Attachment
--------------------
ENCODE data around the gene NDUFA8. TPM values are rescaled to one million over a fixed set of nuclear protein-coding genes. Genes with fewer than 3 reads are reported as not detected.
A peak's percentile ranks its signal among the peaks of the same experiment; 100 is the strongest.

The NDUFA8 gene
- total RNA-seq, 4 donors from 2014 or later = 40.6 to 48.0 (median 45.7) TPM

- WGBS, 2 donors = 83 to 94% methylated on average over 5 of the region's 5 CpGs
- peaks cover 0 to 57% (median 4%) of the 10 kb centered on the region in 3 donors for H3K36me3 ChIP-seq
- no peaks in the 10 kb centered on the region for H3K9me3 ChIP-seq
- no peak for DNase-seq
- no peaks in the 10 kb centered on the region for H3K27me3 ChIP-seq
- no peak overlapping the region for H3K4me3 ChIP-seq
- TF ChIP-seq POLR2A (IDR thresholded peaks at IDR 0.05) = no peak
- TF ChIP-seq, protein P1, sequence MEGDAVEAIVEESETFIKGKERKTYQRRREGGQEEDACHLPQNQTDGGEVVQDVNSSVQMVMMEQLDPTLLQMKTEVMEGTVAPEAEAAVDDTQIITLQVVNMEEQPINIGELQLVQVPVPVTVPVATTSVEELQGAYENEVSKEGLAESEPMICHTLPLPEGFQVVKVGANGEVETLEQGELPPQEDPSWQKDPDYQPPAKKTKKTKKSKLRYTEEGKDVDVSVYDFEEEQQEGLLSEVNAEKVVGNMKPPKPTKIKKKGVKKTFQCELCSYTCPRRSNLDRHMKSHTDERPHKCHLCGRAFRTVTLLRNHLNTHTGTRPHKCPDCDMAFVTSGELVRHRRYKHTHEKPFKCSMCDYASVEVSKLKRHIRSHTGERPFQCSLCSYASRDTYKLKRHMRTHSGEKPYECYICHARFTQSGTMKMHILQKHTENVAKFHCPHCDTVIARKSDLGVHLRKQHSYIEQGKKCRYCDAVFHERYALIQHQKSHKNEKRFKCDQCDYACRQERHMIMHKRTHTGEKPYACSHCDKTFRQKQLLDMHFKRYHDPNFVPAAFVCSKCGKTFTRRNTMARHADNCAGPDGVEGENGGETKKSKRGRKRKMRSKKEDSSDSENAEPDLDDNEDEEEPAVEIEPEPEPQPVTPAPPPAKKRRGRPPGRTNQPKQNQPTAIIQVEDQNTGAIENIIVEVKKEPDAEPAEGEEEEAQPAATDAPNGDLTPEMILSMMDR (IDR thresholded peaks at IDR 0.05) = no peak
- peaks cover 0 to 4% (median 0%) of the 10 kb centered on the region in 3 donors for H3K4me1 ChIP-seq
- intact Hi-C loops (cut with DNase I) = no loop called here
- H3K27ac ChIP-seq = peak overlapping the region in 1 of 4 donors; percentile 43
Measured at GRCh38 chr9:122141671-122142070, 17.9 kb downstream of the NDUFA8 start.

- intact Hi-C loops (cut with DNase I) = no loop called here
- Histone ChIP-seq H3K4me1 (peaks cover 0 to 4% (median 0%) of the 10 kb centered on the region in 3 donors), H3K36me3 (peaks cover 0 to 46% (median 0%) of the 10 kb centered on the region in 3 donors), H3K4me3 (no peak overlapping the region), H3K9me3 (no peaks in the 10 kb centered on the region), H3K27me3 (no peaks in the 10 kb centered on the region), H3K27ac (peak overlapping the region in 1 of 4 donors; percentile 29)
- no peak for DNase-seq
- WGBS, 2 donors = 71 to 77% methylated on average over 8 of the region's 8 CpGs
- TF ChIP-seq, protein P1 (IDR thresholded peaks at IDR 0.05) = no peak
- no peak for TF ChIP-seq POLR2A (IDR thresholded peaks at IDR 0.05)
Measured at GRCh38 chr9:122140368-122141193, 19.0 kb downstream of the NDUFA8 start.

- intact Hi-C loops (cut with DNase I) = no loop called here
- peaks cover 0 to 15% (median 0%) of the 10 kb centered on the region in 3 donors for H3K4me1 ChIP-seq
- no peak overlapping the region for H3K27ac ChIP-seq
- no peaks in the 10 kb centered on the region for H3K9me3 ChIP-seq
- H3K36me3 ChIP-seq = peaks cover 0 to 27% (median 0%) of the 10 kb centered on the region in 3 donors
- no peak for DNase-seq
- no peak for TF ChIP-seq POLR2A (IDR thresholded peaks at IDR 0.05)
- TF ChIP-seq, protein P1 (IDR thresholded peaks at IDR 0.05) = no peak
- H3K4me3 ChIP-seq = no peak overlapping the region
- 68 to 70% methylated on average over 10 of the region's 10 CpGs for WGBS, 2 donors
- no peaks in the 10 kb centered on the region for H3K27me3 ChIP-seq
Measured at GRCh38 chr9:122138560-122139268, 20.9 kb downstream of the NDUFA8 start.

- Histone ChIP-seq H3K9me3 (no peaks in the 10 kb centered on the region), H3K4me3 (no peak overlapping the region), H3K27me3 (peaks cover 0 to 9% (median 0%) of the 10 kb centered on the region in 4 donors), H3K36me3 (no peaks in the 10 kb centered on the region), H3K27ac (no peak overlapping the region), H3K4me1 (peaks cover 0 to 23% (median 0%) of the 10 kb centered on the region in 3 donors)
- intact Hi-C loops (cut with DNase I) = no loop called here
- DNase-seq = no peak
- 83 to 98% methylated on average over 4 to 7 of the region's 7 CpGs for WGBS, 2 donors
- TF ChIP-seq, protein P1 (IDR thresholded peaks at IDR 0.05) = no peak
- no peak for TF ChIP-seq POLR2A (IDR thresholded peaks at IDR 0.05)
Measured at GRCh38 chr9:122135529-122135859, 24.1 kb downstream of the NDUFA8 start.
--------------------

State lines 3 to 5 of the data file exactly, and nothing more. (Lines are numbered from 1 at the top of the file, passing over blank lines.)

The NDUFA8 gene
- total RNA-seq, 4 donors from 2014 or later = 40.6 to 48.0 (median 45.7) TPM

- WGBS, 2 donors = 83 to 94% methylated on average over 5 of the region's 5 CpGs